Kiwi Mushrooms Go Global

Press Release – Soria Gastronomica

As the hospitality industry grapples with Covid-19 restrictions, some of New Zealand’s top foodies are finding innovative new ways to showcase Kiwi produce.

Next month, New Zealand will make its debut at the eighth Soria Gastronomica, considered to be the most important International Mushroom Congress in the world. The biennial event is held in Soria, Castilla y León, Spain and attracts famous chefs and scientists from all corners of the globe. But this year, thanks to Covid-19, the conference will be held entirely online.

“Participants for 2020 will include two chefs per country with representatives from Spain, Portugal, Mexico, China, Japan, Canada and New Zealand, and although most of us can’t attend in person, technology is enabling exciting and fresh ways to participate on the global stage,” says Jasbir Kaur, General Manager of cookery and hospitality school Ignite Colleges and President of NZChefs’ Auckland chapter.

The top chef has teamed up with esteemed mushroom scientist Dr Alexis Guerin and Huka Lodge executive chef Paul Froggatt, to shine the spotlight on niscalo mushrooms grown in the South Island of New Zealand.

Jasbir’s mushroom creation for the conference

“We want to let chefs from all over the world know what fantastic quality New Zealand mushrooms are, and we also want to share some different ways of cooking with them.”

The talented trio have developed a high end documentary video for the conference, including Jasbir’s step-by-step guide to making mushroom caramel and kawakawa custard.

“First, I ferment the mushrooms in a bed of salt for four days, which is a technique traditionally used in Russia and India. Flavour is added through bay leaves, garlic, cinnamon and star anise and then I caramelise sugar, and slowly infuse the mushrooms and cream into it, creating a salty mushroomy caramel. This is accompanied by custard made from milk and dried kawakawa leaves.”

While mushroom caramel and kawakawa custard are an unlikely pairing, Jasbir believes they make a winning combination, and is enjoying inspiring her Ignite Colleges cookery students with this, and other equally original creations.

“It’s important that New Zealand chefs stay relevant and keep pushing the boundaries – even while we are navigating the challenges of a global pandemic. This is something that I strive to instil into all my student chefs at Ignite Colleges.”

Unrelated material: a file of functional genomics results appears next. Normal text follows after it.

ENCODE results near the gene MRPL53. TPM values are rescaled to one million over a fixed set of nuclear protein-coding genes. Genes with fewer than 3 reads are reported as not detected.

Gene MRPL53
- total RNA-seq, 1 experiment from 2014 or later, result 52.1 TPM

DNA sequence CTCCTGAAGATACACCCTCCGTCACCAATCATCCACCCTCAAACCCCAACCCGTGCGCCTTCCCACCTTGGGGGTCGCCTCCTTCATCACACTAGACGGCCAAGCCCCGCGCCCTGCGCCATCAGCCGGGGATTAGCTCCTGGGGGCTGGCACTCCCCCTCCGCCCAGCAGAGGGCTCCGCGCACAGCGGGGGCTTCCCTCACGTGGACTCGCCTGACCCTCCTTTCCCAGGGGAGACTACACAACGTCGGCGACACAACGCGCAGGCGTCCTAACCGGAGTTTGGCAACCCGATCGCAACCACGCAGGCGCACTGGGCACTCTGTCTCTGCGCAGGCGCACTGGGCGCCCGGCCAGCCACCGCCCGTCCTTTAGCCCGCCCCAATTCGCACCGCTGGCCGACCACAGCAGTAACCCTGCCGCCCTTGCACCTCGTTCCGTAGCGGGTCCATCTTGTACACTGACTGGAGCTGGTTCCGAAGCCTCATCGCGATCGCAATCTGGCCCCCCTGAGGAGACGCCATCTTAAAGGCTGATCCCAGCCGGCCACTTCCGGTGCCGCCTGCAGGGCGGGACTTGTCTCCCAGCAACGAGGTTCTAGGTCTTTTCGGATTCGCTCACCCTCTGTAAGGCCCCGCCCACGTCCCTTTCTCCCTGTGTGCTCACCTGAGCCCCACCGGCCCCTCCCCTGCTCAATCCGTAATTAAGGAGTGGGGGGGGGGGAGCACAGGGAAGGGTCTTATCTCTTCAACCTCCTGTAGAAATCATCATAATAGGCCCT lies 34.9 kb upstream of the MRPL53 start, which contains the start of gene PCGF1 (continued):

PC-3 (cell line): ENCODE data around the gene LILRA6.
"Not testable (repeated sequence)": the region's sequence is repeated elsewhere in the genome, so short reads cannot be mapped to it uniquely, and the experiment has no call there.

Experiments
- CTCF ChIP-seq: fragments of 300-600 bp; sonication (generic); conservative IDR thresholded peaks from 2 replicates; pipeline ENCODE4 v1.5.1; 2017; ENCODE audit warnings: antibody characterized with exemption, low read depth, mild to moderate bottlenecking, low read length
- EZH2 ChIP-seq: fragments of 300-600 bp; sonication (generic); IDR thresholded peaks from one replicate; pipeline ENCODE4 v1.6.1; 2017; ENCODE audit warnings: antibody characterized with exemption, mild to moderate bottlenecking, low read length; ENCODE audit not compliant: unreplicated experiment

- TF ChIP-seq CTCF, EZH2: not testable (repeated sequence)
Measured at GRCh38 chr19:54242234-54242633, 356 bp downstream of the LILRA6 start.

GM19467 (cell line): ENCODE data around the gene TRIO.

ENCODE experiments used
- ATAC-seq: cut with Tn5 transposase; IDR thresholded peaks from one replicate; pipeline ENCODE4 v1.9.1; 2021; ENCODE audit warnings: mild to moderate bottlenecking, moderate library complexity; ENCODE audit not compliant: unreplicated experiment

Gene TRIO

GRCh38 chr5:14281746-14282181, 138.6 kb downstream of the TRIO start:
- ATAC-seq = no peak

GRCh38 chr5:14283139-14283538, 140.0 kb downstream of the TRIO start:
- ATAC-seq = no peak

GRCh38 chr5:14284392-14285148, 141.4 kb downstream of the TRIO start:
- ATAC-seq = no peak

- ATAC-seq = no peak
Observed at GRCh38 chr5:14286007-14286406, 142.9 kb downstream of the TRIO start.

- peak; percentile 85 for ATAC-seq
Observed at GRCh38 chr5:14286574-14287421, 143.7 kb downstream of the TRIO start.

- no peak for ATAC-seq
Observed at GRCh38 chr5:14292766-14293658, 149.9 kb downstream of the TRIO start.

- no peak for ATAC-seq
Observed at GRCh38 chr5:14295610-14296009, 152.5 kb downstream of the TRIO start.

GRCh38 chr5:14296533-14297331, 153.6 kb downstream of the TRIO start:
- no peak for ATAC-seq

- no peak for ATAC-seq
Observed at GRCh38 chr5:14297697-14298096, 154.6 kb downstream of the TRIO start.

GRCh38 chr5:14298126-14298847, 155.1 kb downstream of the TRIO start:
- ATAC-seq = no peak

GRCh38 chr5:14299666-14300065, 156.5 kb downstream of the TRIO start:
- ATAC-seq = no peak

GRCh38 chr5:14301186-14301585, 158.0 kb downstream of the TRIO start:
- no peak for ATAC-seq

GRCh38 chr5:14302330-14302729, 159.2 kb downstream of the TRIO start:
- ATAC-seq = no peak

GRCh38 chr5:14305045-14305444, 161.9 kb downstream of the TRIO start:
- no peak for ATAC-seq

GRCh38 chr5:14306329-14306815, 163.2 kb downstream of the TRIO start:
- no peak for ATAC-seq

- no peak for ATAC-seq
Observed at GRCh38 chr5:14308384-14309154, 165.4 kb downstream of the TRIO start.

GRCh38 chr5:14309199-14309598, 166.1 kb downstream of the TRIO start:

Meanwhile chef Paul Froggatt will be transforming his niscalos mushrooms into an “Autumn walk”, a dish inspired by a stroll with his son, when the pair stumbled across mushrooms growing up through the undergrowth. Like Jasbir, Paul will present his dish to conference participants via video link.

“I like to eat a variety of mushrooms, and I think niscalos play well in the mix. I find them very interesting to use because they bring a different texture to the dish,” says Paul.

Soria Gastronomica runs over four weeks, and New Zealand will take centre stage on October 5 in a day dedicated to the Lactarius mushroom family – a large genus of mycorrhizal mushrooms that exude milk when damaged or cut. The variety New Zealand will be promoting at the event are commonly referred to as saffron milk caps. Harvested here since 2002, they are remarkable for their distinctive orange flesh and milk.

While they are not unique to Aotearoa, Dr Guerin believes there is great potential for New Zealand to boost its niscalos production and grow its marketability.

“Niscalos is extremely popular because it is a meaty mushroom species. You can grill it on the barbecue and it doesn’t turn spongy, it remains firm. We call it a mushroom steak and steak has a very good image here,” says Dr Guerin.

“There is a real opportunity for New Zealand to become a famous producer of niscalos. We are in the off-season from most countries, our technology is almost ready to be scaled up and we have plenty of land. What’s more, our image as a green country with high quality produce will help us develop a worldwide market, especially in places like Asia.”

Soria Gastronomica could be an excellent first step to achieving just that.

For more information about Soria Gastronomica visit:

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